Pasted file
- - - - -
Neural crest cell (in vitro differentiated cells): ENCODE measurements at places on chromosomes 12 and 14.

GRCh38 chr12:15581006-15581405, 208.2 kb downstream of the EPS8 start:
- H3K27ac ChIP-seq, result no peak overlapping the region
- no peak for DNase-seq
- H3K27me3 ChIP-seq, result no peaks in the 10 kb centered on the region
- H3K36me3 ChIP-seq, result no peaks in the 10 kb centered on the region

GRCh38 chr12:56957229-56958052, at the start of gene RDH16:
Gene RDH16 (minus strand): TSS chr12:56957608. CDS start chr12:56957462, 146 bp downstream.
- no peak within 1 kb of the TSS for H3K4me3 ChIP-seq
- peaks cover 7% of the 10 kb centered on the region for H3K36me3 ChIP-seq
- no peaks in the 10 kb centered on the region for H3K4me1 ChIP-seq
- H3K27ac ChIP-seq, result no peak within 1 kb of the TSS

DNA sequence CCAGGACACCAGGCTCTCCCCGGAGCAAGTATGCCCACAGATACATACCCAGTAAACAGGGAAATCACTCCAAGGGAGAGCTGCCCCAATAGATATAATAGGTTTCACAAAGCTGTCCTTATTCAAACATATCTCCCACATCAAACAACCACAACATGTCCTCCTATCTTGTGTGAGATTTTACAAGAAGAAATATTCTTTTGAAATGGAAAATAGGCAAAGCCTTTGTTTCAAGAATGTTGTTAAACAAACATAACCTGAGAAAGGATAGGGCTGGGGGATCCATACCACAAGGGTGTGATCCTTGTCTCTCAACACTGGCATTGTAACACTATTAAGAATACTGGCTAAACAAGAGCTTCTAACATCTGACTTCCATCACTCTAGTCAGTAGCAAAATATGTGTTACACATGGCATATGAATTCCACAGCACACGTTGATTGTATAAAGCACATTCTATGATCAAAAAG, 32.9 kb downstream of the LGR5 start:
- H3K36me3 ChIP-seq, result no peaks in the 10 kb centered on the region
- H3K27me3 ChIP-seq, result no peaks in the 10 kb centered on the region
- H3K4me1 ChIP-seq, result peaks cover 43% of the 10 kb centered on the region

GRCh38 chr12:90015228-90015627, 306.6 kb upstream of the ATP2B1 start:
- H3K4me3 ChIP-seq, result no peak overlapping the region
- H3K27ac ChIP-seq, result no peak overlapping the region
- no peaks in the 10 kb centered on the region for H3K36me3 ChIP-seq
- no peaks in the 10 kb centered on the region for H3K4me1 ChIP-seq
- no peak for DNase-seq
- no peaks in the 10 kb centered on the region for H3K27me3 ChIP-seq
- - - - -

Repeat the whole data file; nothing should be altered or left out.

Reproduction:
Neural crest cell (in vitro differentiated cells): ENCODE measurements at places on chromosomes 12 and 14.

GRCh38 chr12:15581006-15581405, 208.2 kb downstream of the EPS8 start:
- H3K27ac ChIP-seq, result no peak overlapping the region
- no peak for DNase-seq
- H3K27me3 ChIP-seq, result no peaks in the 10 kb centered on the region
- H3K36me3 ChIP-seq, result no peaks in the 10 kb centered on the region

GRCh38 chr12:56957229-56958052, at the start of gene RDH16:
Gene RDH16 (minus strand): TSS chr12:56957608. CDS start chr12:56957462, 146 bp downstream.
- no peak within 1 kb of the TSS for H3K4me3 ChIP-seq
- peaks cover 7% of the 10 kb centered on the region for H3K36me3 ChIP-seq
- no peaks in the 10 kb centered on the region for H3K4me1 ChIP-seq
- H3K27ac ChIP-seq, result no peak within 1 kb of the TSS

DNA sequence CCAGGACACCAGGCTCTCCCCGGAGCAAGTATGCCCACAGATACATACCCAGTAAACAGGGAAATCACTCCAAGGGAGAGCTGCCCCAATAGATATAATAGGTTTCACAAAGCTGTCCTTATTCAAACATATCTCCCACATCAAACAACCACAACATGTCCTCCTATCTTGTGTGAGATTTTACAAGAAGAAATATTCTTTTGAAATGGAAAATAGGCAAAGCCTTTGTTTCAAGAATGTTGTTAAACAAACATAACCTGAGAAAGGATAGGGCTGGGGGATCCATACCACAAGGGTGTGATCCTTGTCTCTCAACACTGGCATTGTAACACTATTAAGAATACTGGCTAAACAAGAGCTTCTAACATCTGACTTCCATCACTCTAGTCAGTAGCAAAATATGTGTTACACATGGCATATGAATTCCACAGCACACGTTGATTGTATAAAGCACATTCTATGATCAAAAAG, 32.9 kb downstream of the LGR5 start:
- H3K36me3 ChIP-seq, result no peaks in the 10 kb centered on the region
- H3K27me3 ChIP-seq, result no peaks in the 10 kb centered on the region
- H3K4me1 ChIP-seq, result peaks cover 43% of the 10 kb centered on the region

GRCh38 chr12:90015228-90015627, 306.6 kb upstream of the ATP2B1 start:
- H3K4me3 ChIP-seq, result no peak overlapping the region
- H3K27ac ChIP-seq, result no peak overlapping the region
- no peaks in the 10 kb centered on the region for H3K36me3 ChIP-seq
- no peaks in the 10 kb centered on the region for H3K4me1 ChIP-seq
- no peak for DNase-seq
- no peaks in the 10 kb centered on the region for H3K27me3 ChIP-seq